Chapter 6 - Extreme Hardship Determinations

A. Evidence

Most instructions to USCIS forms list the types of supporting evidence that applicants may submit with those forms. [1] The instructions to the relevant waiver forms describe some of the extreme hardship factors that may be considered, along with certain possible types of supporting evidence that may be submitted. USCIS accepts any type of probative evidence, including, but not limited to: 

  • Expert opinions; 

  • Medical or mental health documentation and evaluations by licensed professionals;

  • Official documents, such as birth certificates, marriage certificates, adoption papers, paternity orders, orders of child support, and other court or official documents;

  • Photographs;

  • Evidence of employment or business ties, such as payroll records or tax statements;

  • Bank records and other financial records; 

  • Membership records in community organizations, confirmation of volunteer activities, or records related to cultural affiliations;

  • Newspaper articles and reports; 

  • Country reports from official and private organizations;

  • Personal oral testimony; [2] and

  • Affidavits, statements that are not notarized but are signed “under penalty of perjury” as permitted by 28 U.S.C. 1746, or letters from the applicant or any other person. 

​If the applicant indicates that certain relevant evidence is not available, the applicant must provide a reasonable explanation for the unavailability, along with available supporting documentation. [3] Depending on the country where the applicant is from, is being removed to, or resides, certain evidence may be unavailable. If the applicant alleges that documentary evidence such as a birth certificate is unavailable, the officer may consult the Department of State (DOS) Foreign Affairs Manual, [4] when appropriate, to verify whether these particular documents are ordinarily unavailable in the relevant country. [5]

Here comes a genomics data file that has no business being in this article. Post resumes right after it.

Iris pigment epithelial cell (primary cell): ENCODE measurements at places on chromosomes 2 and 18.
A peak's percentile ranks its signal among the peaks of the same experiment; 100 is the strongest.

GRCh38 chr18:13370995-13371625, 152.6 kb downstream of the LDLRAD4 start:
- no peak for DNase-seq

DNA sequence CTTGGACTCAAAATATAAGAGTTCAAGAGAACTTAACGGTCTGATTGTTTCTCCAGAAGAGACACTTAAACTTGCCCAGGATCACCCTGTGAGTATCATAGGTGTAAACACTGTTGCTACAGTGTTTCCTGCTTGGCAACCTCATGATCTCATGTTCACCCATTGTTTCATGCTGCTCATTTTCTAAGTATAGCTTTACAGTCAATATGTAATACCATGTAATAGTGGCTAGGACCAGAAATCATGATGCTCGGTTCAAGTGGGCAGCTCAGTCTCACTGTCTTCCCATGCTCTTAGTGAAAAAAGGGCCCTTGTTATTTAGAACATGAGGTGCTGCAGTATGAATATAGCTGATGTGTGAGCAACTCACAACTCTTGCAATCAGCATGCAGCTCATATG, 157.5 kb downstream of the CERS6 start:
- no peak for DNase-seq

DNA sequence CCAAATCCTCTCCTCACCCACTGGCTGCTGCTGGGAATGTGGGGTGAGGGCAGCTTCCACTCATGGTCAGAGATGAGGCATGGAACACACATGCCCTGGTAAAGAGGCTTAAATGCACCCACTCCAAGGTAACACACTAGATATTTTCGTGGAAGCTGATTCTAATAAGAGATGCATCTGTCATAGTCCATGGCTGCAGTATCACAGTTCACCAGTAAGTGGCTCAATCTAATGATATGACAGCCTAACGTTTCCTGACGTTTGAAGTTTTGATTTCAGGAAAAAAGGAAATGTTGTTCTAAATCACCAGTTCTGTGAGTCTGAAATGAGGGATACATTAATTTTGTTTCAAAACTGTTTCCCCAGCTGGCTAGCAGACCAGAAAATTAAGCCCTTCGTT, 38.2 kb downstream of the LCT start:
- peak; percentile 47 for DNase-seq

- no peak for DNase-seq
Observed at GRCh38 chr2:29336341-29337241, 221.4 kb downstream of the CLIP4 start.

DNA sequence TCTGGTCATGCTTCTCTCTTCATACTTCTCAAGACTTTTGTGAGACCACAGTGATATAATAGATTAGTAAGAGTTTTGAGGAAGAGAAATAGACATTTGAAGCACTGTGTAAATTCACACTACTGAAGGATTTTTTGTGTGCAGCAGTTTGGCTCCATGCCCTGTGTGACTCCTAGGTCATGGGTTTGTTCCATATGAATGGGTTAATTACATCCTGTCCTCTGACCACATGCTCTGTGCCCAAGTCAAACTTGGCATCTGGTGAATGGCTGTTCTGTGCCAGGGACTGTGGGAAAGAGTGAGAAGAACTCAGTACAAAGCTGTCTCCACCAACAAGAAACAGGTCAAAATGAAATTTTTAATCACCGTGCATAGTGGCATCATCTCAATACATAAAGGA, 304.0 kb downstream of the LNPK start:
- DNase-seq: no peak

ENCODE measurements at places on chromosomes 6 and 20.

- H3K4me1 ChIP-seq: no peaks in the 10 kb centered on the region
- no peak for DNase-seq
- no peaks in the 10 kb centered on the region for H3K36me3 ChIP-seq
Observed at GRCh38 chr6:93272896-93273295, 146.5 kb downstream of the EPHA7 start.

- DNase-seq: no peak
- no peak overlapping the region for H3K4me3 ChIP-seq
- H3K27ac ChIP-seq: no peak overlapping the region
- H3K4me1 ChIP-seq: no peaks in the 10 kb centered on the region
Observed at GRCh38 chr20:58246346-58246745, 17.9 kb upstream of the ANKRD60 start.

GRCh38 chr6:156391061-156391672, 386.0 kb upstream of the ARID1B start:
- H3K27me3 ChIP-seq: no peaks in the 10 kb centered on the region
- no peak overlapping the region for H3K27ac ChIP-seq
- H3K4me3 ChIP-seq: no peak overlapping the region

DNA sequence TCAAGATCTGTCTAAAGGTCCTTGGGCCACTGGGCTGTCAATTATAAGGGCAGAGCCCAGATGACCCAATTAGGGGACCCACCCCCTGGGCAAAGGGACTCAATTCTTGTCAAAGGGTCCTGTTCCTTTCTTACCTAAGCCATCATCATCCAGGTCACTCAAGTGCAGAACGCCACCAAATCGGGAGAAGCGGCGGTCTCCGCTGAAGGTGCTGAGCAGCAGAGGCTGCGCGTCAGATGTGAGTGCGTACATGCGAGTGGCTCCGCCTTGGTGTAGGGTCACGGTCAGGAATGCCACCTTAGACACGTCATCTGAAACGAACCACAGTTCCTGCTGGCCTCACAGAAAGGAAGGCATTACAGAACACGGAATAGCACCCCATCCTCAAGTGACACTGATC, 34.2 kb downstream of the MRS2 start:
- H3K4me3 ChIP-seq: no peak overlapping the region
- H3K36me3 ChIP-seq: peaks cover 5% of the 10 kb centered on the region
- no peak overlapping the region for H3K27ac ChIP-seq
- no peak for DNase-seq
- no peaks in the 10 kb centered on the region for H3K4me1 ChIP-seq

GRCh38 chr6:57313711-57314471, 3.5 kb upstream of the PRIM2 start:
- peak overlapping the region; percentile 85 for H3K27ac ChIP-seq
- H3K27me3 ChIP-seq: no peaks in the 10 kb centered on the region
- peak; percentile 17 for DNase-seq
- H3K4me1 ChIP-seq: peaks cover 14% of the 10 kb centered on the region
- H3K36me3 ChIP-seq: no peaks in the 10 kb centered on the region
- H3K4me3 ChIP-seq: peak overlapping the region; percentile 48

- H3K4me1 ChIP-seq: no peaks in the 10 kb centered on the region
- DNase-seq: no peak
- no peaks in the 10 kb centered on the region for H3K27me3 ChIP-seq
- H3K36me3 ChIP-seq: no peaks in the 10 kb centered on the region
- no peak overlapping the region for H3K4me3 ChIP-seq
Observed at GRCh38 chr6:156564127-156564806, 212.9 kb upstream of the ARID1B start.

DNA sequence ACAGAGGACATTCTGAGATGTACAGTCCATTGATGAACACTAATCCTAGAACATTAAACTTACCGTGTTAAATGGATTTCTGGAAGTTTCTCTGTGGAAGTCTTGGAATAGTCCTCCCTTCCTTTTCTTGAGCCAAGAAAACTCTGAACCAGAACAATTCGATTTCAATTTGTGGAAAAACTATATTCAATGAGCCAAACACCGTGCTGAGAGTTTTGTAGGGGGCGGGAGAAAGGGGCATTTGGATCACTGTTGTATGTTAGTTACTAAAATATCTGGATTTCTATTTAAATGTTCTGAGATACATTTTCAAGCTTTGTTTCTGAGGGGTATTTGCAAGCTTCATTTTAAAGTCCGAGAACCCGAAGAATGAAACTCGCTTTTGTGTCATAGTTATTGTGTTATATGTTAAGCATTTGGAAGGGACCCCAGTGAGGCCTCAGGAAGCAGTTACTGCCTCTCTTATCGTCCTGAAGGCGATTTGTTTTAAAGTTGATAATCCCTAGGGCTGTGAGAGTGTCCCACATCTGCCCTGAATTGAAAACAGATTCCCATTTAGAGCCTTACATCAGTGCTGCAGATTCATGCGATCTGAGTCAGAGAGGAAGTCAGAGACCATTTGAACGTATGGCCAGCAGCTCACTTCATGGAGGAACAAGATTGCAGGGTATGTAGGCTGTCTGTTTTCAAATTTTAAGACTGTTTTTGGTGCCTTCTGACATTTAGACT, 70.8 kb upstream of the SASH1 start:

B. Burden of Proof and Standard of Proof

The applicant bears the burden of proving that the qualifying relative would suffer extreme hardship. He or she must establish eligibility for a waiver by a preponderance of the evidence. [6] If the applicant submits relevant, probative, and credible evidence that leads the USCIS officer to believe that it is “more likely than not” that the assertion the applicant seeks to prove is true, then the applicant has satisfied the preponderance of the evidence standard of proof as to that assertion. [7] 

The mere assertion of extreme hardship alone does not establish a credible claim. Individuals applying for a waiver of inadmissibility should provide sufficient evidence to support and substantiate assertions of extreme hardship to the qualifying relative(s). Each assertion should be accompanied by evidence that substantively supports the claim absent a convincing explanation why the evidence is unavailable and could not reasonably be obtained. The officer should closely examine the evidence to ensure that it supports the applicant’s claim of hardship to the qualifying relative.

To illustrate, an applicant who claims that the qualifying relative has severe, ongoing medical problems will not likely be able to establish the existence of these problems without providing medical records documenting the qualifying relative’s condition. Officers cannot substitute their medical opinion for a medical professional’s opinion; instead the officer must rely on the expertise of reputable medical professionals. 

A credible, detailed statement from a doctor may be more meaningful in establishing a claim than dozens of test results that are difficult for the officer to decipher. However, nothing in such a case changes the requirement that all evidence submitted by applicants should be considered to evaluate the totality of the circumstances.